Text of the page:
10. Prey (20th Century Studios – Disney Plus)
Director: Dan Trachtenberg (10 Cloverfield Lane)
Going back to basics reversed the downslide this series was starting on after Shane Black’s misstep The Predator, and it performed so well at 93% on Rotten Tomatoes and a 71 on Metacritic. The only way it could have done better was if Disney actually released it in theaters during the incredibly barren August month. Prey is a rip-rolling fun ride.
Available on Disney Plus in Canada – Hulu in the U.S.
9. Turning Red (Pixar – Disney Plus)
Director: Domee Shi (Bao)
Pixar the last decade has been really hit-and-miss for me but a shrewd move was hiring the Academy Award-winning director of Bao who represents Toronto here again and offers a gentle coming-of-age tale that was again academy award nominated. Following the fellow Disney entry on this list, Turning Red was sent to streaming much to the chagrin of theater owners where it could have opened to zero competition and done better (thanks to since ousted Disney CEO Bob Chapek). Nonetheless Turning Red is a very good film that makes a valuable contribution to Canadian, Asian, and 00’s representation in media.
8. Jackass Forever (MTV Films – Paramount Pictures)
Director: Jeff Tremaine (Jackass 3D)
I have always liked the Jackass films, even as they got more gross-out as the series progresses. But this one feels more sentimental than most with a great new generation of cast members and the older ones looking back. It even takes the time to film its pratfalls with thoughtful cinematography. The movie opening in theatres dethroned Spider-Man: No Way Home and beat a $100 million Roland Emmerich disaster picture. And that’s even with cutting out so much footage that was enough to make a whole other film.
7. I Want You Back (The Safran Company- Amazon Studios)
Director: Jason Orley (Big Time Adolescence)
Unlike the previous movies on this list, this movie was not on my radar at all. This is a nice, funny, soft romantic comedy that does something no other romcom I’ve seen lately it is actually romantic and it is actually funny. It also makes good use of multiple actors who often try too hard or not hard enough: Gina Rodriguez, Scott Eastwood, and a surprise cameo by Pete Davidson. They all work. And the film ends on a meaningful satisfying note. It is the best execution of the standard romcom formula: break up each other’s exes, that you’re likely to see in the last 10 years.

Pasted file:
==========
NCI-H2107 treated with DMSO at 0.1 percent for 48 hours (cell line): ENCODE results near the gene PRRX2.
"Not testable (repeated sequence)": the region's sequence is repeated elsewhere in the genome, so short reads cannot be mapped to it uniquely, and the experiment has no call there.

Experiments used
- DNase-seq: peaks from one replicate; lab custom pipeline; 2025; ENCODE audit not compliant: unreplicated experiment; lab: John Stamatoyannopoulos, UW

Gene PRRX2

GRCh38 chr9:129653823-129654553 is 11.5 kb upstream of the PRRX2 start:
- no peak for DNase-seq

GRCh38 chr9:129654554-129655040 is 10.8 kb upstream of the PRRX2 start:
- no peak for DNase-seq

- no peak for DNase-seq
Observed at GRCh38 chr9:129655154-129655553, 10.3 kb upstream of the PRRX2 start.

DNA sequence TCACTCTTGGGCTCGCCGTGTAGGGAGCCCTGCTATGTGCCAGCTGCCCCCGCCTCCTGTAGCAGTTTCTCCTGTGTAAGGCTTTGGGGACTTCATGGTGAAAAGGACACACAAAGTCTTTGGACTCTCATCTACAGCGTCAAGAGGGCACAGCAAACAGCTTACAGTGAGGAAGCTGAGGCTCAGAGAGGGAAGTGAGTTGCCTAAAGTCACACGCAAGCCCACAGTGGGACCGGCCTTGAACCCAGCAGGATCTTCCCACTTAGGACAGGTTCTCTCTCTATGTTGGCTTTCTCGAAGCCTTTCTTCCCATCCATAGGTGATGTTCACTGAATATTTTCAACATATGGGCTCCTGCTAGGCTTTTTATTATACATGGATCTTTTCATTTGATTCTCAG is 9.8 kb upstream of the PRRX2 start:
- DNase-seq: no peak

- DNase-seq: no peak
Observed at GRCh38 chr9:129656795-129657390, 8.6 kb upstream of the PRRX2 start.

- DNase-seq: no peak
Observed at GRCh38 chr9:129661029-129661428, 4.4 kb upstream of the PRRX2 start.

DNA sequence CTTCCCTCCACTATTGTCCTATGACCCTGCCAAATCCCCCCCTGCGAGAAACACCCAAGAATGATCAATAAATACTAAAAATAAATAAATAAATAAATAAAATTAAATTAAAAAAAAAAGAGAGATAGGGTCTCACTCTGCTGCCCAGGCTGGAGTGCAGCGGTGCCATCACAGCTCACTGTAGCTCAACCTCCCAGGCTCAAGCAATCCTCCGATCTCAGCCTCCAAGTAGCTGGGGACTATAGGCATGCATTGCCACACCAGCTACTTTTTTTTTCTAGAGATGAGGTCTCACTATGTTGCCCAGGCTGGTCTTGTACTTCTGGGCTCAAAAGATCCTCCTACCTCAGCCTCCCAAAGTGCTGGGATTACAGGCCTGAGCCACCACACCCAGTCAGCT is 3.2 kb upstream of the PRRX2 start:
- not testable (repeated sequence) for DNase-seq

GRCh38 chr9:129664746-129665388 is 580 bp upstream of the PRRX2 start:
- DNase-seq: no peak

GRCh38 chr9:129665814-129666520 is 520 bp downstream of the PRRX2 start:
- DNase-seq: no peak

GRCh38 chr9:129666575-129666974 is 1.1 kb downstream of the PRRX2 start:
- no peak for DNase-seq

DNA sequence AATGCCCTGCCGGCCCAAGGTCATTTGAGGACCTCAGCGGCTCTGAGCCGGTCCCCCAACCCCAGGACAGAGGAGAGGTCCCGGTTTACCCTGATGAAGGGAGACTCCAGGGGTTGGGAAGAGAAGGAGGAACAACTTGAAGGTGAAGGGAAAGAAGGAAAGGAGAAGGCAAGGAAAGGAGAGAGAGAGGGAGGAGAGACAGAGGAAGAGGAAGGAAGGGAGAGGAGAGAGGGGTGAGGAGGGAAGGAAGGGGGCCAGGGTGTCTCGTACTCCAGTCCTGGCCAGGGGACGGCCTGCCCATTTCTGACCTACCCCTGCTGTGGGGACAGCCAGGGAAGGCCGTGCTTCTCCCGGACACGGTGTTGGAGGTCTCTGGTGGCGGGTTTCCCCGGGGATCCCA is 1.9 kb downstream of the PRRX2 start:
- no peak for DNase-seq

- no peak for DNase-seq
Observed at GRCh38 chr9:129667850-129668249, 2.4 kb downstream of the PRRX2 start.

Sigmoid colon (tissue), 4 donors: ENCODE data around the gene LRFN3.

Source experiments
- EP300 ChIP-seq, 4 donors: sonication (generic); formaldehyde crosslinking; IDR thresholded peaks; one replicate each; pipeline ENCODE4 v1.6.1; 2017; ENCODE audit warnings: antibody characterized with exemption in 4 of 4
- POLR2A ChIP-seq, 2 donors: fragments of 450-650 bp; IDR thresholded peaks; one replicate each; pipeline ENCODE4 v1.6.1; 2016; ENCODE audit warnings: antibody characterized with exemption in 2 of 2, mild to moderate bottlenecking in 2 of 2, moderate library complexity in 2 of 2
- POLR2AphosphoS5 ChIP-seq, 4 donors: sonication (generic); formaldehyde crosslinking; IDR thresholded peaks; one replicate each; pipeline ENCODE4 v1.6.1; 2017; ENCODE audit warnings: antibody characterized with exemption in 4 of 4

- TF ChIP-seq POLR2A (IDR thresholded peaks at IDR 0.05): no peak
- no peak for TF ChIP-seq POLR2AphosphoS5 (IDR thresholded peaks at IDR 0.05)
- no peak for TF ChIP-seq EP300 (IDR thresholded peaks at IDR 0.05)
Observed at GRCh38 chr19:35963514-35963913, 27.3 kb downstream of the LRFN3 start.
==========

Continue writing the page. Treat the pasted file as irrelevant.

6. Ambulance (Bay Films, Universal Pictures)
Director: Michael Bay (6 Underground)
Unlike the previous entry on my list, this was totally on my radar the day the trailer dropped. Nobody makes things go boom better than Michael Bay and he brought his A-game to this one achieving his best-reviewed film. He also brought along an untamed Jake Gyllenhaal with an unhinged movie star performance. This story is about a group of bank robbers who take an audience hostage with a wounded cop onboard. It is relentless fun and the #6 best film of the year.
5. Beavis and Butthead Do the Universe (MTV Films, Paramount+)
Director: Albert Calleros (Bless the Hearts), John Rice
I had never seen Beavis and Butthead before; I was too young, it was considered too inappropriate, and it didn’t even air in Canada. So watching this movie was like checking off a major pop culture touchstone. To my delight, the story of two illiterate idiots was delightfully funny, even at times sensitive, all while being hilarious. It’s about two teenagers who go to space after a series of cosmic misunderstandings and end up traveling from 1998 to the present day, 2022. I recently watched the first film, 1996’s Beavis and Butthead do America and let me tell you the time and skill honed on the part of creator Mike Judge has improved the franchise. A second revival season is on the way.
4. Scream (Spyglass Media, Paramount Pictures)